It’s hard to imagine losing a theater in any neighborhood. But that’s precisely what happened to the McCaddin Memorial Theater, on Berry between South 2nd and South 3rd. The auditorium was once part of the school at St. Peter and Paul’s Parish, but it has lain largely unused since the school closed in 2002. In a neighborhood expanding as rapidly as Williamsburg, spaces as big as the theater cannot remain empty for long, so it was only a matter of time before someone discovered it.
That distinction fell to Thomas Lawrence Toscano, who spent the summer looking for spaces in which his budget-less opera company, OperaOggiNY, could perform. The church seemed like a natural choice, but then the church’s pastor, Father Richard Reuther, showed him the theater. Toscano knew the space was perfect, and spent the following months renovating the theater himself. The McCaddin Theater officially reopened this past weekend, when OperaOggiNY staged their production of the opera L’Oracolo, by Franco Leoni, on Thursday, Friday and Saturday nights.
Attendance at the theater was sparse Friday night, but this is no surprise considering that OperaOggi is itself only one year old. An enormous arch, elaborately ornamented with leaves, garlands and columns, dominates the theater, which was built in 1898. Bare fluorescent bulbs had been installed in the fans that hung from the ceiling, a reminder of the space’s more recent neglect. The set consisted of little more than a few silk scarves and a paper parasol arranged on the stage. OperaOggi’s music director, Michael Lewis, provided the only accompaniment, on piano.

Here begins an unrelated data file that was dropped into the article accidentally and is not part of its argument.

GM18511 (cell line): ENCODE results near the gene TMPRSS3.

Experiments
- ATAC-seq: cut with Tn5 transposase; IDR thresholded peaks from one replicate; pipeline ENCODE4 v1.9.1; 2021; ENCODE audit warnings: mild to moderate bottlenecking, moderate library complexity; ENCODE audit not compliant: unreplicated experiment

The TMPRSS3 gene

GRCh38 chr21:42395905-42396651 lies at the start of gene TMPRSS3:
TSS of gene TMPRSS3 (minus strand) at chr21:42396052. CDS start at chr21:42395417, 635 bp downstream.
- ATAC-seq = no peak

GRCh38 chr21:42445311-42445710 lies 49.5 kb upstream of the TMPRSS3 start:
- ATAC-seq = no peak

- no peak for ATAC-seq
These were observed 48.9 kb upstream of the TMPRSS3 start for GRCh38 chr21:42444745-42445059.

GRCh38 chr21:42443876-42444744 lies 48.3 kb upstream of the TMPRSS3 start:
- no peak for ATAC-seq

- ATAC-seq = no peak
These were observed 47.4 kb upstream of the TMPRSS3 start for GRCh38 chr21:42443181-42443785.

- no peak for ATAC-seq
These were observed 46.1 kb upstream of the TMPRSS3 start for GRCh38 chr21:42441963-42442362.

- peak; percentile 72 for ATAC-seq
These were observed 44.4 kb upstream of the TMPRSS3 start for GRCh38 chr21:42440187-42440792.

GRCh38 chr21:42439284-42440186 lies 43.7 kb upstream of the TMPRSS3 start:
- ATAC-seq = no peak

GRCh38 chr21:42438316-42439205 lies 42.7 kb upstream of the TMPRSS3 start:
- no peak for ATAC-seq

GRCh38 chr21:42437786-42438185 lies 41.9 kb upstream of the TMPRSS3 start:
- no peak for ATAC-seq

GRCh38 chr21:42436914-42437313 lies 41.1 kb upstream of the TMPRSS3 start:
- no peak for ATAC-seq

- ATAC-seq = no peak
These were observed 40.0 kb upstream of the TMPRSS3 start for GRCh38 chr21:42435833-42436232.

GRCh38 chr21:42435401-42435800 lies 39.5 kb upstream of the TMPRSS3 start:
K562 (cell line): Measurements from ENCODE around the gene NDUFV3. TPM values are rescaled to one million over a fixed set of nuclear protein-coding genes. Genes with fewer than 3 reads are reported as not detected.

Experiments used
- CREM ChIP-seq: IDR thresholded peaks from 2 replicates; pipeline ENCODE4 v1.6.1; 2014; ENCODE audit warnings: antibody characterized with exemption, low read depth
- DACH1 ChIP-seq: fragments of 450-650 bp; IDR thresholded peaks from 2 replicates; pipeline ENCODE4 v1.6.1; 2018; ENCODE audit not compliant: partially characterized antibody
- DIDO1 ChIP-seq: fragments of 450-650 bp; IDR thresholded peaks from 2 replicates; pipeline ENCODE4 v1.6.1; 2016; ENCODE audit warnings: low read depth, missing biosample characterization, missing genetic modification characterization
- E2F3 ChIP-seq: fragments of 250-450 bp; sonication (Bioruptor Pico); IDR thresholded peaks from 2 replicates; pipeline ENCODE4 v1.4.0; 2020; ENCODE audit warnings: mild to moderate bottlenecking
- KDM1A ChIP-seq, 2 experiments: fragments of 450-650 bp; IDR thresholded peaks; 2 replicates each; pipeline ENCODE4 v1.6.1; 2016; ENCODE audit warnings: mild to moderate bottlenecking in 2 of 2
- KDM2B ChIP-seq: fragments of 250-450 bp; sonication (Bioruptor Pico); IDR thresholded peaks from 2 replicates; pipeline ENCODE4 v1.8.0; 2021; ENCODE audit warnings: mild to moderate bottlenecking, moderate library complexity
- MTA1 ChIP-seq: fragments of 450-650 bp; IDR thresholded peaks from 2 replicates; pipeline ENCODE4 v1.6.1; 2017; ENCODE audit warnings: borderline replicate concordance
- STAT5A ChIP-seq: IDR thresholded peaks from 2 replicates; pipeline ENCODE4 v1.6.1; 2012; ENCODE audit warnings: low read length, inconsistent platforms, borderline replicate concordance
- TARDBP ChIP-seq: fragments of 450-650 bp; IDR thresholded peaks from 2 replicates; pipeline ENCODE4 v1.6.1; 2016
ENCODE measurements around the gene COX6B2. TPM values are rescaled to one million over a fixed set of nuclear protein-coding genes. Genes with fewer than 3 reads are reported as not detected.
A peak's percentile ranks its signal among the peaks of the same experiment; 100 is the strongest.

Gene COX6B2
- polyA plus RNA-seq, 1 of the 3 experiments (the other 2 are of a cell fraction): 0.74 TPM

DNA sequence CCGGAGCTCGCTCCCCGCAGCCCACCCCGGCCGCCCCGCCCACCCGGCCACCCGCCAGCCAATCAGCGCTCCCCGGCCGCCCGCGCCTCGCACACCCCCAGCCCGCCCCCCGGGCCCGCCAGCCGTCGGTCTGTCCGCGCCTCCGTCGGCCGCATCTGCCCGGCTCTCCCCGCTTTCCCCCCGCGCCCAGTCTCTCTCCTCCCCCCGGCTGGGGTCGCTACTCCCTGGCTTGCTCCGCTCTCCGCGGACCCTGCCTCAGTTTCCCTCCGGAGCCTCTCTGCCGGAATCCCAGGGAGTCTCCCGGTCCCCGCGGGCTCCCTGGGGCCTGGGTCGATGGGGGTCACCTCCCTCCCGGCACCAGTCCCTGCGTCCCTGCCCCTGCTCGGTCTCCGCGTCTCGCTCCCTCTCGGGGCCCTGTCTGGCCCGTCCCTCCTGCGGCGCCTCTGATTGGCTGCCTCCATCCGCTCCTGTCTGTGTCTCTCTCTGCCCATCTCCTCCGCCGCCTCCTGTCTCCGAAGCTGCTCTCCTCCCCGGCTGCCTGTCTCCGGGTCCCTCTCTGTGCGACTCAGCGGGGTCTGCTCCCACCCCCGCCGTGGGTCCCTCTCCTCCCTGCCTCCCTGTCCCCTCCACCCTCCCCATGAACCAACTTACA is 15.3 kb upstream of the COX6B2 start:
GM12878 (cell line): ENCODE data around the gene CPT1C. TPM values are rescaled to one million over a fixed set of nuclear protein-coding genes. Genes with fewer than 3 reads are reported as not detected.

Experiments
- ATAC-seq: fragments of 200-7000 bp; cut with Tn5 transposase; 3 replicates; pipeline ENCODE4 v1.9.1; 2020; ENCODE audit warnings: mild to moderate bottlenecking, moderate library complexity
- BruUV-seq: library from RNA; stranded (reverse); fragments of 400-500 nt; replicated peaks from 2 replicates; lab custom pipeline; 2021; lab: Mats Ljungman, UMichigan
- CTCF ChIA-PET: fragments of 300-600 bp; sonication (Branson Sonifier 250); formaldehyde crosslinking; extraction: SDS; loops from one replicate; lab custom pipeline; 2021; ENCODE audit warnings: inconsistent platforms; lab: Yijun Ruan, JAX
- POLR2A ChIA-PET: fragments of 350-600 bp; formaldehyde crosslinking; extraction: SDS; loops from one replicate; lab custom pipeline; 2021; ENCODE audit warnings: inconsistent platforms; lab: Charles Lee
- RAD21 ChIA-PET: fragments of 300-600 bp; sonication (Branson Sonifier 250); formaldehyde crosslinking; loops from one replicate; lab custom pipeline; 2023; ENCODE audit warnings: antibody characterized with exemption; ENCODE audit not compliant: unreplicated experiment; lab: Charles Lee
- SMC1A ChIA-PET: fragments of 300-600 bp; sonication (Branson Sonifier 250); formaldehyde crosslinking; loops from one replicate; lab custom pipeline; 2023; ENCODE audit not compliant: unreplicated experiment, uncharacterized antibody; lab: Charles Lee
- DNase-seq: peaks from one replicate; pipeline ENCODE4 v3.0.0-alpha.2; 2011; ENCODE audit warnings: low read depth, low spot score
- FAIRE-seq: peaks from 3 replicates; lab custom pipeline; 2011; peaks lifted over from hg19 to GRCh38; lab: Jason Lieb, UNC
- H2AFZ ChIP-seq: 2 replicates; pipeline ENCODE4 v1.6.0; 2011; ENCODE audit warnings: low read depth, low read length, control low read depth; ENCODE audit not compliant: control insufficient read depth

But from the first note any thoughts of this being an amateur performance quickly scattered. Every member of the all-female cast sang impressively. Casey Hutchinson, who played the tragic hero San-Lui, and Jennifer Lindshield, as the nefarious Cim-Fen, both performed with particular force and grace. The opera’s slightly hokey plot centers around the machinations of Cim-Fen, who owns an opium den in San Francisco’s Chinatown at the turn of the century. Unhindered by the minimal sets, the singers of OperaOggi proved that the company needs little beside its own talent to deliver a memorable performance.
At a reception after the opera, Thomas Toscano said the theater would soon be used for a variety of events, including children’s theater. L’Oracolo, written in 1905 and now rarely performed, was chosen in collaboration with OperaOggi’s singers, mostly because it fit the abilities of the cast. Toscano said the company always collaborates to choose its productions.
Speaking before the opera began, Toscano had likened the theater to a venerable instrument that “needs to be used more” to restore its full potential. “I found a theater when I was really just looking for a church,” he added. “Not to say that some divine force was involved would be a mistake.”